SQLite Date Functions: A Comprehensive Guide

Understanding date functions in SQLite is key to effectively working with timestamps in your data. Whether you need to extract parts of a date, format dates, calculate durations, or manipulate dates in other ways, SQLite has you covered with a versatile set of functions.

In this guide, we’ll explore the most essential date functions in SQLite using real-world examples with sample analytics data. We’ll cover how to create dates, extract date parts, format dates, calculate durations between dates and even handle time zones.

To follow along, you’ll want to have SQLite installed. Let’s dive in!

Creating a Sample Table with Timestamps

To demonstrate the date functions, we’ll use a sample analytics table that tracks website sessions with start and end timestamps:

CREATE TABLE website_sessions (
  session_id VARCHAR(50),
  user_id INTEGER,  
  device VARCHAR(50),
  browser VARCHAR(50),  
  os VARCHAR(50), 
  landing_page VARCHAR(100),
  exit_page VARCHAR(100),
  session_start DATETIME, 
  session_end DATETIME

Let’s insert some sample data:

INSERT INTO website_sessions
(session_id, user_id, device, browser, os, landing_page, exit_page, session_start, session_end)
("00001", 10001, "Desktop", "Chrome", "Windows", "/home", "/contact", "2023-01-01 09:23:00", "2023-01-01 09:35:00");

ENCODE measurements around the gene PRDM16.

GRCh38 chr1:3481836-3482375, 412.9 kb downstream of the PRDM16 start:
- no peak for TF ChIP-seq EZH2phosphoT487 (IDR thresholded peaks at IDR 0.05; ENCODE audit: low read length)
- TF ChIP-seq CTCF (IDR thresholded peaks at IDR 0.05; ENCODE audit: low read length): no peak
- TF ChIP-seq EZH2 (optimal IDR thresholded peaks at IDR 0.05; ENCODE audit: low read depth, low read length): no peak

This gives us a table to now demonstrate SQLite’s handy date functions.

Extracting Date Parts

You can extract parts of a date/time like day, month, year etc. using these functions:


The most flexible way to extract date parts is strftime():

  strftime('%Y', session_start) AS year,
  strftime('%m', session_start) AS month,
  strftime('%d', session_start) AS day
FROM website_sessions;


session_id    year    month   day
00001         2023    01      01

You specify the date part to extract using format specifiers like %Y for 4-digit year, %m for zero-padded month and %d for 0-padded day.

This makes strftime() versatile to extract any date part you want.

Date and Time Functions

SQLite also provides specific functions to extract parts of a date/time:

  DATE(session_start) AS date,
  TIME(session_start) AS time,
  YEAR(session_start) AS year, 
  MONTH(session_start) AS month,
  DAY(session_start) AS day
FROM website_sessions;  


session_id   date       time        year   month   day
00001        2023-01-01  09:23:00    2023   1       1

So with DATE() you extract just the date part, with TIME() just the time part.

You can also directly extract the year, month or day with YEAR()MONTH() and DAY().

Formatting Dates

To format dates and times in SQLite, use the strftime() function:

  strftime('%Y-%m-%d %H:%M:%S', session_start) AS formatted_date
FROM website_sessions;


session_id   formatted_date
00001        2023-01-01 09:23:00  

Here we format the date as YYYY-MM-DD HH:MM:SS using the format specifiers.

Some other examples of formatting timestamps:

-- Format date as January 1st, 2023
SELECT strftime('%B %dst, %Y', session_start) FROM website_sessions;

-- Format time as 09:23 AM  
SELECT strftime('%I:%M %p', session_start) FROM website_sessions; 

This makes strftime() very versatile for formatting dates and times!

Calculating Durations Between Dates

To calculate the duration between two dates/times, just subtract them:

  session_end - session_start AS duration
FROM website_sessions;


session_id   duration
00001        00:12:00